Stănescu, Mihai. Vizită de lucru (Working visit), 1983. Caricature
Clearly dated 1983, the cartoon “Working Visit” was probably among those withdrawn from the exhibition at the Eforie Gallery that year. It was subsequently omitted from the volumes later prepared by Mihai Stănescu before 1989, but it was included in the volume Best of Stănescu, which comprises works from the period 1979–1989 and was published in 2009 on the occasion of the twentieth anniversary of the fall of communism. The cartoon “Working Visit” shows a crowd of people drawn like parquet pieces on which footprints can be seen. The drawing mocks in a tragic-comic key the so-called “working visits” made by the secretary general of the Party, Nicolae Ceauşescu, together with his suite of communist officials, to various cities, to factories, building sites, and cultivated fields. These working visits, unknown in the time of Gheorghe Gheorghiu-Dej but introduced and intensely promoted by Ceauşescu, followed broadly the same pattern: the Party delegation, led by Ceauşescu himself and in most cases also including his wife Elena, travelled to various “objectives.” There they were greeted by the local authorities and frenetically applauded by crowds of people specially mobilised to give the distinguished guests a long ovation. During these visits, Ceauşescu formulated so-called “precious indications” regarding what ought to be done in the factory, building site, or agricultural cooperative that he was visiting. Once launched, these “indications” became the letter of the law, no matter how absurd they were, and those on whom they had been bestowed dared not contradict them, even when specialists understood that they could produce disastrous effects. In essence, the “indications” symbolised the arbitrary character of decisions in a dictatorial regime. At the same time, for the presidential couple as for the rest of the officials of the communist regime, these “working visits” constituted what we would today call an image-building exercise. At the time, they were an obligatory element in the complex arsenal of the personality cult. For the crowds of people brought to attend these working visits, they were an exercise in accepted humiliation. This is what Mihai Stănescu manages to show through the cartoon “Working Visit.” This cartoon is one of the most well-known works in his portfolio, and indeed in the history of Romanian cartoons under communism.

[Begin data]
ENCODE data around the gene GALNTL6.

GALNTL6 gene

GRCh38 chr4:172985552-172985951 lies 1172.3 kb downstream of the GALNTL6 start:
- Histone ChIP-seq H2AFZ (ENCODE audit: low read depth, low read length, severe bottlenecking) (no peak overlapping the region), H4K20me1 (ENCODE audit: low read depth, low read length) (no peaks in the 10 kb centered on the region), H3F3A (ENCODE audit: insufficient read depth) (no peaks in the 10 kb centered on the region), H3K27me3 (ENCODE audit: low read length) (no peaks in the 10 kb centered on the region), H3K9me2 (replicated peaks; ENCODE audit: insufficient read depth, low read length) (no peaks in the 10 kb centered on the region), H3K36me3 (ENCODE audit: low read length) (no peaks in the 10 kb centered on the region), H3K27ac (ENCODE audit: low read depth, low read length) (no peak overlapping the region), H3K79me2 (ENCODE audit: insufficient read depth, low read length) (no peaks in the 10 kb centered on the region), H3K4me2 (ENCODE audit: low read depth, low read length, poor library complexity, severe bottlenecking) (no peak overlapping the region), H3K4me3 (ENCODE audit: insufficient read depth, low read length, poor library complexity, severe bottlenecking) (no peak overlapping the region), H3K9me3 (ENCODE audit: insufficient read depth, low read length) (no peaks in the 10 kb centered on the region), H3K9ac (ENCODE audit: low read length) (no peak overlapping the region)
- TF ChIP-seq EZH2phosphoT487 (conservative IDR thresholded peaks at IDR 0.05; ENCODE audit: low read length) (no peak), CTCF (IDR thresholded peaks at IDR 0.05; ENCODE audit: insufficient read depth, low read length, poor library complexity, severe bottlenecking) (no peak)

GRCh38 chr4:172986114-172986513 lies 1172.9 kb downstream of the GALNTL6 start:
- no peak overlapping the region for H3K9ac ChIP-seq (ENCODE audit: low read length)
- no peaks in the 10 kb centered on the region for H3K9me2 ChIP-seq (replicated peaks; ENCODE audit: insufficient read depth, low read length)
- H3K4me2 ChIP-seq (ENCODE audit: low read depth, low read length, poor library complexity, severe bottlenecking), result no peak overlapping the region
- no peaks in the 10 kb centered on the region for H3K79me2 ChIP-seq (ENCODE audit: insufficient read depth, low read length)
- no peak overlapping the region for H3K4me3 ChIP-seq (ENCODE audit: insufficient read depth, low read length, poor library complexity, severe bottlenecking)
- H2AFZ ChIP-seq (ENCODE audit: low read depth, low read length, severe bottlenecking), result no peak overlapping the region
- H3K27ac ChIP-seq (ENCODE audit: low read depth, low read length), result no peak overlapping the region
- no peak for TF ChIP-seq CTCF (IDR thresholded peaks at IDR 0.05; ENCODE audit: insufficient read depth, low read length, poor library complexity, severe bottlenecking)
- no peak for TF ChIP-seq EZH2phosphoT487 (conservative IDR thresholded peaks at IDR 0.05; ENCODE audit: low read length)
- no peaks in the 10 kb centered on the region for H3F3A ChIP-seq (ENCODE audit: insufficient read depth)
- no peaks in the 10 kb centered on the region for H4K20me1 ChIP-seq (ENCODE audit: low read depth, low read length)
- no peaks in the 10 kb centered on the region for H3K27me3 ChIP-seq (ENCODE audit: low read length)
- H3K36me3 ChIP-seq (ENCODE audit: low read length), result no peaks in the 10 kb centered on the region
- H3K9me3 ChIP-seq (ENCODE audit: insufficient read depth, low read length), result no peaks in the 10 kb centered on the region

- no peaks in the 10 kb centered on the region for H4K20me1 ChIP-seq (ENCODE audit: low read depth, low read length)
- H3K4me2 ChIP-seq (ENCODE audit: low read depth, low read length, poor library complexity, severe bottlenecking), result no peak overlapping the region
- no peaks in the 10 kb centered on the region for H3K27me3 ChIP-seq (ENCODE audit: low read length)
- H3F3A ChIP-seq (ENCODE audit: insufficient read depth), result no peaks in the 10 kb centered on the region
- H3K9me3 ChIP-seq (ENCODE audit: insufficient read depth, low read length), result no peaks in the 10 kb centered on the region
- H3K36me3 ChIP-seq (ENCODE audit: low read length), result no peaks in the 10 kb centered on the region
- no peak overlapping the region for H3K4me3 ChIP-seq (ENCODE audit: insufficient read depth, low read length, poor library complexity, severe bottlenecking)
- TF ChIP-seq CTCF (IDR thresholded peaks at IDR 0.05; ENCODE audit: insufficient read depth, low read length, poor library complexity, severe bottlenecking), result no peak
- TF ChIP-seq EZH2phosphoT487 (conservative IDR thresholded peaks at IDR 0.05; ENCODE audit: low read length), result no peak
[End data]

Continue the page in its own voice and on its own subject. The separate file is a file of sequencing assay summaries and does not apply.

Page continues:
Mihai Stănescu Caricature Collection
- Petrescu, Cristina
- Pătrăşconiu, Cristian Valeriu
Stănescu, Mihai. 1985. Umor 50% (Humour 50%). Bucharest: Uniunea Artiștilor Plastici din R. S. România.
Stănescu, Mihai. 1990. Acum nu e momentul (Now is not the time). Bucharest: Uniunea Artiștilor Plastici din România.
Stănescu, Mihai. 2009. Best of Stănescu: Desene 1979-1989 (Best of Stănescu: Drawings, 1979-1989). Bucharest: Uniunea Artiștilor Plastici din România.
Amza, Sebastian. 2009. ”Mihai Stănescu, lipit de Zid” (Mihai Stănescu, against the Wall). Ziarul Financiar, November 19. Accessed October 26, 2018. https://www.zf.ro/ziarul-de-duminica/eveniment-mihai-stanescu-lipit-de-zid-5117748
Tabacu, Horia. 2013. ”Amintiri din Epoca de Aur: Mihai Stănescu, caricaturistul disident” (Memories of the Golden Age: Mihai Stănescu, the dissenting cartoonist). Evenimentul zilei, February 2. Accessed October 26, 2018. https://evz.ro/mihai-stanescu-caricaturistul-disident-1021929.htmlTabacu, Horia. 2013. ”Mihai Stănescu, caricaturistul kamikaze sau dizidenţa ca artă” (Mihai Stănescu, the kamikadze cartoonist or dissent as art). Evenimentul zilei, March 1. Accessed October 26, 2018. https://evz.ro/mihai-stanescu-caricaturistul-kamikaze-sau-dizidenta-ca-arta-1026245.html
Stănescu, Mihai, interview by Pătrăşconiu, Cristian Valeriu , December 13, 2017. COURAGE Registry Oral History Collection